Putting solar panels in Edmonton’s river valley instead of another local site will save Epcor roughly $19 million – but a wind farm would be cheaper still.
Epcor promised to build a local renewable energy option in its last rate-setting deal with the city. It told council’s utility committee Thursday that putting the solar farm next to its water treatment facility in the North Saskatchewan River valley is $19 million cheaper than building on purchased land somewhere else in Edmonton.
But paying for a new wind farm somewhere in southern Alberta would be even cheaper. That would save ratepayers $5.7 million, said community advocates pointing to other numbers in Epcor’s report.
“We spent the last century de-industrializing the river valley,” said the River Valley Conservation Coalition’s Raquel Feroe, objecting to a plan to fence off 45,000 solar panels within view of the bike paths.
“I’m paying for this twice,” she said. “I’m paying as a ratepayer and I’m paying by losing river valley land that is dear and significant. We need to value the river valley land properly.”
Five community advocates spoke at the committee meeting Thursday, asking them to lift the requirement for the energy to be local and simply go with the most reasonable, sustainable option.
Epcor presented a triple bottom-line analysis Thursday. It looked at the ecological value of different kinds of land, then said it was impossible to put a dollar value on the specific river valley land in question. However, the river valley land would have to be worth $52,000 per hectare per year to make that option comparable to building solar somewhere else in Edmonton.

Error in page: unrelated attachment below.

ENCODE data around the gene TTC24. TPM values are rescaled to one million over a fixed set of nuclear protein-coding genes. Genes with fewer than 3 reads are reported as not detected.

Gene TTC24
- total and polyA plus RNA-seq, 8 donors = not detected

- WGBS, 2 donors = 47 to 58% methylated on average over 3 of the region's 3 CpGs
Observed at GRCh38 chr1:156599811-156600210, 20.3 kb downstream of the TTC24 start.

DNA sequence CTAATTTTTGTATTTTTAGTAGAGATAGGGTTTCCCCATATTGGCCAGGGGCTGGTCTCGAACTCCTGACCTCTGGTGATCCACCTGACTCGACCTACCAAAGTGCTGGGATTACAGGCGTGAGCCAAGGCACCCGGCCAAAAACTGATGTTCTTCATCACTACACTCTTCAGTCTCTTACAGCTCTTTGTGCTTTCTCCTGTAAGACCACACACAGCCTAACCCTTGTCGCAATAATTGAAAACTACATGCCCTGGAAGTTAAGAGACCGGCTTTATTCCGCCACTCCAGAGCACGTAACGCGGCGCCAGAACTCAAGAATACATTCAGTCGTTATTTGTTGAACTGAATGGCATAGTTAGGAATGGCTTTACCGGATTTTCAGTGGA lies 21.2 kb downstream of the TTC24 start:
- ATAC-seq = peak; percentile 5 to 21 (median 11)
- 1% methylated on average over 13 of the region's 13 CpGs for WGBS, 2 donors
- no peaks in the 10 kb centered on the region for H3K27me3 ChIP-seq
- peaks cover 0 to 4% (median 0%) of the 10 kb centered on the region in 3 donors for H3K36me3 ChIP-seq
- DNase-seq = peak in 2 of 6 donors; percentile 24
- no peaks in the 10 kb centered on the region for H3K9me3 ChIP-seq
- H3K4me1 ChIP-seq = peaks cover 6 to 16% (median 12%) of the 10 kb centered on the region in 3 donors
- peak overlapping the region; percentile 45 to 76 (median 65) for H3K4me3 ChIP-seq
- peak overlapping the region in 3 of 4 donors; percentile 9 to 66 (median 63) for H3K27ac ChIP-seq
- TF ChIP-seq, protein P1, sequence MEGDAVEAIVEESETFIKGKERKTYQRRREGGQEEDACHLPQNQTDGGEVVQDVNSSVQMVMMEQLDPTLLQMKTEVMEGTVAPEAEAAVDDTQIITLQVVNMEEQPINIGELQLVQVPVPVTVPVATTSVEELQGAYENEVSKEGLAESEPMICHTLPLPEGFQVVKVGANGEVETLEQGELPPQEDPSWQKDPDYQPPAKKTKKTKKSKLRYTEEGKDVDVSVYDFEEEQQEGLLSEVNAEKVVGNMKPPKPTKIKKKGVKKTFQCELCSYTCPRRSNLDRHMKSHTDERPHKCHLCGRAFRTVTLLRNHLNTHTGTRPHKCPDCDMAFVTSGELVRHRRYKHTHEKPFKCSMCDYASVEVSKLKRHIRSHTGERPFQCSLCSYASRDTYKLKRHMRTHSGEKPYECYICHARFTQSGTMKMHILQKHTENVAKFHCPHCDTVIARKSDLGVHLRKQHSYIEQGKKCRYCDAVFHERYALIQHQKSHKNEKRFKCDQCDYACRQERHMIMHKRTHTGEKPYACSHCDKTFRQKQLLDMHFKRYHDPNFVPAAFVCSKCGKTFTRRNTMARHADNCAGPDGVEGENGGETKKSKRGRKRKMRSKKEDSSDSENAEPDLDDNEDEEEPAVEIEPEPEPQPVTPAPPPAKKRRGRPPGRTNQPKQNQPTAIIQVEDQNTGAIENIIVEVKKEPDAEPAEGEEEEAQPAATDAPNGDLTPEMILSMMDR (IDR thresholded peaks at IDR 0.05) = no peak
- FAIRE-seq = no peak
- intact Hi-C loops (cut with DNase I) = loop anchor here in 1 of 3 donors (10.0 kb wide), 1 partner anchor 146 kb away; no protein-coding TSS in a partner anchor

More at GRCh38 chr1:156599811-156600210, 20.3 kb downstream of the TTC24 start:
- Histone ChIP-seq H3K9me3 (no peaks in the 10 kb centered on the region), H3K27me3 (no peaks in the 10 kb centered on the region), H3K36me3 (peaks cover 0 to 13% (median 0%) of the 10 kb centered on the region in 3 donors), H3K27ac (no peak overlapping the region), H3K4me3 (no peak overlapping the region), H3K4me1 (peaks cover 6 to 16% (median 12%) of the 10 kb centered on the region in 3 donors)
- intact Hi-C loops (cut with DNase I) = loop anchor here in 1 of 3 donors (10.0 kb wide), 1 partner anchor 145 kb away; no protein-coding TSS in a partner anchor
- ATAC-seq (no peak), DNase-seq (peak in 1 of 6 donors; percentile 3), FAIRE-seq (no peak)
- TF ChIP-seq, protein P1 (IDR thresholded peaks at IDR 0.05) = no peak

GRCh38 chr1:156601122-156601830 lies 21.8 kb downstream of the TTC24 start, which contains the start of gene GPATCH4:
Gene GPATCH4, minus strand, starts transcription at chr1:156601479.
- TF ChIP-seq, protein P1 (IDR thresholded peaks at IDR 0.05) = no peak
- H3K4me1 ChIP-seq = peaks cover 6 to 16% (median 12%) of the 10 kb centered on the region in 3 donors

Putting solar panels in the river valley will allow Epcor to showcase renewable energy to people jogging and cycling, and won’t cause significant environmental harm, said senior vice-president Guy Bridgeman.
“We think it creates momentum … and at a reasonable cost,” he said. “We think the (solar farm beside the E.L. Smith site) is the best and it’s also the lowest cost option.”
Councillors on the utility committee simply received the report for information. They’ll have to give approval as a regulator at a later date and on a rezoning application this fall.
Coun. Ben Henderson said he wants to be really sure they know exactly what value Epcor and the city get if they choose to spend $5 million more and use river valley land for the solar farm. “It is a question at least a number of us are asking.”
The solar farm would being paid for by a $1.9-million annual levy on Edmonton ratepayers.
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